Dire warning for Cape Town: the taps really could run dry

Is borehole water the solution to the water crisis? PHOTO: Pixabay

PHOTO: Pixabay



Taps may run dry in the drought-stricken city of Cape Town and the south-western Cape, as dam levels drop and rainfall forecasts for the region over the next few months are no better than chance, local scientist Nicky Allsopp says.

There is enough water in Cape Town’s dams to last another 100 days.

Allsopp, a scientist at the SA Environmental Observation Network, said after two years of below-average rainfall, the south-western Cape was battling to survive, GroundUp reports.

The ground was so dry that the little rain that had fallen since October just wet the top layer of soil and had not fed the dams that supplied water to the city.

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“For the coming period to June, weather projections presented by the SA Weather Service are uncertain, since forecasts for the south-western Cape have a ‘no better than chance’ probability of occurring. If rains don’t return to normal levels in the next few months, the taps may indeed run dry,” Allsopp said.

The current dry period, measured at the Dwarsberg rain gauge in Jonkershoek, was the worst since records had begun in 1945.

“There has been a massive reduction in stream-flow, and the rain since October has not made any difference to dam levels. The water flowing into the streams now is coming from water stored in rocks,” Allsopp said.

All mountains had cracks and gullies into which rainfall seeped and where it could be stored for years, replenished by winter rains. It was this stored water that was now seeping out of cracks and feeding the dams that fed Cape Town.

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The current low dam levels – 27.3% of storage capacity – would have been even lower had the government not embarked on a programme 20 years ago to hack down alien vegetation in the catchment areas. Unlike indigenous fynbos, alien trees like pines, gums and wattles are water guzzlers.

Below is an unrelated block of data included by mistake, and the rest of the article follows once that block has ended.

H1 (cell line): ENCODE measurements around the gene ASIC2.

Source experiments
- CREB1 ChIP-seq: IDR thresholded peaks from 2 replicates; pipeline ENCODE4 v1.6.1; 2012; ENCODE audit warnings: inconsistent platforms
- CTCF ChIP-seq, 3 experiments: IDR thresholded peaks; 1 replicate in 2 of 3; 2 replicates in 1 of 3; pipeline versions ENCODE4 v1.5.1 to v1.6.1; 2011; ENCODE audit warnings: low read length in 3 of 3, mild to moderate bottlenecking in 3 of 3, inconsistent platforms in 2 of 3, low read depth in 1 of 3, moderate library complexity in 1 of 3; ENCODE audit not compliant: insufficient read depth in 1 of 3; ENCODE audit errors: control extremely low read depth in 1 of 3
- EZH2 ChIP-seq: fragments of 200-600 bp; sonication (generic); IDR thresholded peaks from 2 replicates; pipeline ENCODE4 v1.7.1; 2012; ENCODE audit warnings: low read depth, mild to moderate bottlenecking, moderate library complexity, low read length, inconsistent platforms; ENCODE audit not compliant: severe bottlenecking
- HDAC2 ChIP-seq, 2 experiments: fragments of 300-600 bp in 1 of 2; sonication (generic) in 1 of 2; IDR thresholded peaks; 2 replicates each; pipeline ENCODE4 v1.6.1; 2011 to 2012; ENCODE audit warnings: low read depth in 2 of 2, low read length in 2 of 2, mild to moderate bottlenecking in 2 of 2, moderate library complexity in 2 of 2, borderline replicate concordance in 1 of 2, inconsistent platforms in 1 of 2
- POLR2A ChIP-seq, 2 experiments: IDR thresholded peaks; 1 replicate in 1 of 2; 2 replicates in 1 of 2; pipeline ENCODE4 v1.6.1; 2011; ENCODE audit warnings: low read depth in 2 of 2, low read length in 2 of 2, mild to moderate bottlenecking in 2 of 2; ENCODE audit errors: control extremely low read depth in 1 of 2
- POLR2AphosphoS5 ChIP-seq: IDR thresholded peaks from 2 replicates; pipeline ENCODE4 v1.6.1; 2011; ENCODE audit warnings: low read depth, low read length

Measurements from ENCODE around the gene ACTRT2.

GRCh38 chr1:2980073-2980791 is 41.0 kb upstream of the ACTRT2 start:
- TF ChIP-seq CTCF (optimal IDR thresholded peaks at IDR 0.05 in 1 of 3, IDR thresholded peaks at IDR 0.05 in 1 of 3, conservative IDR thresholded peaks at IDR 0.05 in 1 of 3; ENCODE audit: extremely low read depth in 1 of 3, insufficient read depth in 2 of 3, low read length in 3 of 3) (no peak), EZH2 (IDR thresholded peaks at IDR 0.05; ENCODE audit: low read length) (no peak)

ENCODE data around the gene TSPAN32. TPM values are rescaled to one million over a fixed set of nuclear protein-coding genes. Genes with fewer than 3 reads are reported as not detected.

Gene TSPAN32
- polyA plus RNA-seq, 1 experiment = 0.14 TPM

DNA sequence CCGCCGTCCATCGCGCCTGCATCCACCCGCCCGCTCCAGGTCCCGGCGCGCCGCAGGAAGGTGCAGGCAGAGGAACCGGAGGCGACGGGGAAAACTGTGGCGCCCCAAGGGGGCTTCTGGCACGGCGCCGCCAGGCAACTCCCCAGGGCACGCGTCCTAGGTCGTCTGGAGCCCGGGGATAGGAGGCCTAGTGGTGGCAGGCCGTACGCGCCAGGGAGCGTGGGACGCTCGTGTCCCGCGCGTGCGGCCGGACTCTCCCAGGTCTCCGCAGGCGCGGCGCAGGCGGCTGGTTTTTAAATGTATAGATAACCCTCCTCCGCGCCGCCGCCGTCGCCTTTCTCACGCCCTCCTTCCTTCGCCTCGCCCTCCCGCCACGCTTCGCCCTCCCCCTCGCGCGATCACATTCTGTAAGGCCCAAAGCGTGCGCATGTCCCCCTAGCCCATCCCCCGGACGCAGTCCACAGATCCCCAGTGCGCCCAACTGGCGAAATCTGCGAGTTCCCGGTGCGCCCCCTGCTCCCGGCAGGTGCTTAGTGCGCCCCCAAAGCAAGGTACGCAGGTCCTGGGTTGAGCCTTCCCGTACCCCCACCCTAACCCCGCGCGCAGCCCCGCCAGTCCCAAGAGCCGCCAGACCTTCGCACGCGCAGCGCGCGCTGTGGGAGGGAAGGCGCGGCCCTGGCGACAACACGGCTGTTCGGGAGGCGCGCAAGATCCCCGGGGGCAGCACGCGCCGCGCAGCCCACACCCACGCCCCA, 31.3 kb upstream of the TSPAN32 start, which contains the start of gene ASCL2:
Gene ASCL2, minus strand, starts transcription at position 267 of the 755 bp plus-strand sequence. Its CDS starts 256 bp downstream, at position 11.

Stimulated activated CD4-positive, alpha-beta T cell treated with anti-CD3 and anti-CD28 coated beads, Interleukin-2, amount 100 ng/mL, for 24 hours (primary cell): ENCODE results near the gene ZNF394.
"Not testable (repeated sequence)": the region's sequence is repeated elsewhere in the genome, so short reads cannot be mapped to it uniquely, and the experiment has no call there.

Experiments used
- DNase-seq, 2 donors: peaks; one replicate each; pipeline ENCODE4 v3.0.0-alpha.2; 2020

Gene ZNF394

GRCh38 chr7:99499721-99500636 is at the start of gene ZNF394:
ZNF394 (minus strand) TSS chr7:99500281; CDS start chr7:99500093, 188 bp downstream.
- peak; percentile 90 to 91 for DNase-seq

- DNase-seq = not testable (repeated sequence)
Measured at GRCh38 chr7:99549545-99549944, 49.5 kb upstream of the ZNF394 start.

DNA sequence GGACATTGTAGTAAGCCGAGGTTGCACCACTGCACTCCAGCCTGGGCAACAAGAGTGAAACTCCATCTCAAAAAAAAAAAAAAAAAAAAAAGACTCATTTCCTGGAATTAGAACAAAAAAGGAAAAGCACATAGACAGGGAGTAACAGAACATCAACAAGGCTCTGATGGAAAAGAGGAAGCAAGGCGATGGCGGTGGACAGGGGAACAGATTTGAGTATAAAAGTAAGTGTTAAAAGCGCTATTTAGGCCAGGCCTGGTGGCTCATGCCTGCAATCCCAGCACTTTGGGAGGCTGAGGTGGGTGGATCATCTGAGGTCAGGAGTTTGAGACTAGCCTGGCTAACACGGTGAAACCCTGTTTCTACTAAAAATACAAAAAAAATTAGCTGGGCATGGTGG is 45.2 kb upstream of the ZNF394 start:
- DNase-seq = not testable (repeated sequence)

The last 10% of a dam’s water is mostly unusable, so dam levels are effectively at only 17.3%.

Tighter water restrictions

Cobus Olivier, of the SA Weather Service, said one of the problems with rain forecasts for the country’s winter rainfall area was the lack of certainty. Although the latest long-term forecasts for the south-western Cape published this week had shown that some coastal areas may get higher-than-average rainfall between now and June, this could not be relied on with any certainty.

Olivier said the uncertainty did not apply to the summer rainfall region.

The above-normal rainfall forecasts for the Western Cape therefore had a low probability.

Capetonians were still using 25 million litres a day more than the target of 700 million litres.

If there were not good rains this winter, water restrictions might be intensified.

For households this would mean no more watering of gardens, even with buckets, no more topping up of swimming pools, and a reassessment of water restriction exemptions, said councilor Xanthea Limberg, mayoral committee member for informal settlements, water, waste services and energy.

Technical difficulties

Households used 55% of the city’s water supply and industry 3.9%.

Limberg said this was because there were far fewer industrial customers in Cape Town than residential, and not all these industries required large amounts of water. Some used treated effluent.

All golf courses in the city used recycled effluent.

According to Rand Water, a golf course used between 1.2 million and 3 million litres of water a day.

Most of the few commercial farms in the city used borehole water, Limberg said.

However, there were farms outside Cape Town’s municipal area that shared water from the same dams as the city, which accounted for about 40% of the total water consumption from these dams during summer.

When South Africa’s water laws were rewritten in the mid-1990s, when Kader Asmal was water minister, all surface water came under the ownership of the state.

The intention had been to include borehole water in the revised legislation, said Guy Preston, deputy director of environmental programmes at the Department of Environmental Affairs and a former advisor to Asmal.

However, it had been left out because of technical difficulties in monitoring and measuring flow.

Melanie Gosling, GroundUp